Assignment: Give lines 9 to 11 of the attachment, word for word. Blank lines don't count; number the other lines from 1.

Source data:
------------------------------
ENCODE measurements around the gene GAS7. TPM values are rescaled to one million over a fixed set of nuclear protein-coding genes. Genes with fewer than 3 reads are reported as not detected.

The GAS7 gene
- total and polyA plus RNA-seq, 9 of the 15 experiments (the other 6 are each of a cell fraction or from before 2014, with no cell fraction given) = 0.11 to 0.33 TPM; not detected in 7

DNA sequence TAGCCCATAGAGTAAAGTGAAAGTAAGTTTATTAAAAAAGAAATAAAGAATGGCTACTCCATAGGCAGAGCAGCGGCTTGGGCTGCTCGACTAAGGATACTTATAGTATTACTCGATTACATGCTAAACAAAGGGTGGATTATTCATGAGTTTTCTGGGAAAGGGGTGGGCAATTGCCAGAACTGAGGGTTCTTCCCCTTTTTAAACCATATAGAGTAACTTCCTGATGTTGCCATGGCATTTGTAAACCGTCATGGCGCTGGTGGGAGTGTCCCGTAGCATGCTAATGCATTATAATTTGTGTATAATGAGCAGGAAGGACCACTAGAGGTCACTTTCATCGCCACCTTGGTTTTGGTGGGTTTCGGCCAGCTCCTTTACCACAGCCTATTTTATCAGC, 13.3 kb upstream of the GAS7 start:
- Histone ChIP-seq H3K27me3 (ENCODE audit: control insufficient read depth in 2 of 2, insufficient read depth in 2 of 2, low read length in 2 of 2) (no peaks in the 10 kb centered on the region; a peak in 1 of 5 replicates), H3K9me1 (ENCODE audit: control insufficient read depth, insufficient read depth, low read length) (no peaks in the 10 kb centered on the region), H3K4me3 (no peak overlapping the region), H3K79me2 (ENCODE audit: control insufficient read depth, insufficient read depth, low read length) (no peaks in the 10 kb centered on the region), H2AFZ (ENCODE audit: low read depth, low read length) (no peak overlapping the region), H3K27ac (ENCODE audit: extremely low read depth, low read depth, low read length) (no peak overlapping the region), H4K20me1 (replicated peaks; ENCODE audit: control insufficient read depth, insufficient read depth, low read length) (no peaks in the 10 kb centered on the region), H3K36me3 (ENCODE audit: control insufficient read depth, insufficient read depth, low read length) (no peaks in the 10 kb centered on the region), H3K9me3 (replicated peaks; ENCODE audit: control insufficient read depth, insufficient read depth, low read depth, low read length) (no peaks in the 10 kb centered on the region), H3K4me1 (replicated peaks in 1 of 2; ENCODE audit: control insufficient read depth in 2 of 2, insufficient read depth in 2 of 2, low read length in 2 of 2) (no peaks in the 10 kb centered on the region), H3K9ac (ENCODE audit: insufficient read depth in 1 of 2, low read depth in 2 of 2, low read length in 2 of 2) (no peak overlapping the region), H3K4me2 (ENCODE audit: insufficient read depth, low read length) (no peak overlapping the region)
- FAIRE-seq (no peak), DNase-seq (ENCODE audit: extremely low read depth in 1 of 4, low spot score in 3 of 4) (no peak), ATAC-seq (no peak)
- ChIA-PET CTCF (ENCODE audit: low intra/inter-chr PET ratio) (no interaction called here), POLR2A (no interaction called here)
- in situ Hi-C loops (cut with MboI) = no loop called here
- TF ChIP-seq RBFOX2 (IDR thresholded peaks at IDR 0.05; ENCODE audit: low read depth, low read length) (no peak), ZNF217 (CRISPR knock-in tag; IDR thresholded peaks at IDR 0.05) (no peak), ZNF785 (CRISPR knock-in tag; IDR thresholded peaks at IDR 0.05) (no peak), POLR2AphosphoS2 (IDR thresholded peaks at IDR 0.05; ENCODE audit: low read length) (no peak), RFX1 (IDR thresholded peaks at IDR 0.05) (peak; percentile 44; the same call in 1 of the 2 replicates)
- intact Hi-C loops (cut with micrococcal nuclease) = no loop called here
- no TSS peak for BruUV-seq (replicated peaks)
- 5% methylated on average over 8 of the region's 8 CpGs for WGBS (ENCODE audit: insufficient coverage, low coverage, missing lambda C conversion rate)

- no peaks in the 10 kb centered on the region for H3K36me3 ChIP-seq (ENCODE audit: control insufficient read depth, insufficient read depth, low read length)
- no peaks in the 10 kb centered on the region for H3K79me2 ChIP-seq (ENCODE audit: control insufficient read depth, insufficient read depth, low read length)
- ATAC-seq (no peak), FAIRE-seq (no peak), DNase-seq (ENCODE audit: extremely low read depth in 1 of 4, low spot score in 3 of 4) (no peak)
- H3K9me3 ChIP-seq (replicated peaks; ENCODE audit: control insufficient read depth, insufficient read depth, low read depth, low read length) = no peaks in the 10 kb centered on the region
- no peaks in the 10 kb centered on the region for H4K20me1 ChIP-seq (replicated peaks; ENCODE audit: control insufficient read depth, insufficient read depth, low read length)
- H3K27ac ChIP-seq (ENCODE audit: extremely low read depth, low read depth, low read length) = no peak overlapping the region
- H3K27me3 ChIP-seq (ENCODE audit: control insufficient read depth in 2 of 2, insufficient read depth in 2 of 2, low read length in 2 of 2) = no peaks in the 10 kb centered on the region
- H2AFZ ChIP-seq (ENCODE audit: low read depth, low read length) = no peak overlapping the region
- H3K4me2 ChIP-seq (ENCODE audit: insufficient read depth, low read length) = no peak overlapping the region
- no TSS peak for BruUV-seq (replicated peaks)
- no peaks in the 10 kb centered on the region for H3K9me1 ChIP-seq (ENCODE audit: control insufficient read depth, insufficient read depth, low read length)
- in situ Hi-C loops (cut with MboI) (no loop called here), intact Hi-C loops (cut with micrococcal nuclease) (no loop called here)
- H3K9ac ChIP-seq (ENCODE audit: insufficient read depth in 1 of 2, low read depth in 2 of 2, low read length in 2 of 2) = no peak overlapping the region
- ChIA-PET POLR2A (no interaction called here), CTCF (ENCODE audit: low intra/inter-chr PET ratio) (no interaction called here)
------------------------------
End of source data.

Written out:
- TF ChIP-seq RBFOX2 (IDR thresholded peaks at IDR 0.05; ENCODE audit: low read depth, low read length) (no peak), ZNF217 (CRISPR knock-in tag; IDR thresholded peaks at IDR 0.05) (no peak), ZNF785 (CRISPR knock-in tag; IDR thresholded peaks at IDR 0.05) (no peak), POLR2AphosphoS2 (IDR thresholded peaks at IDR 0.05; ENCODE audit: low read length) (no peak), RFX1 (IDR thresholded peaks at IDR 0.05) (peak; percentile 44; the same call in 1 of the 2 replicates)
- intact Hi-C loops (cut with micrococcal nuclease) = no loop called here
- no TSS peak for BruUV-seq (replicated peaks)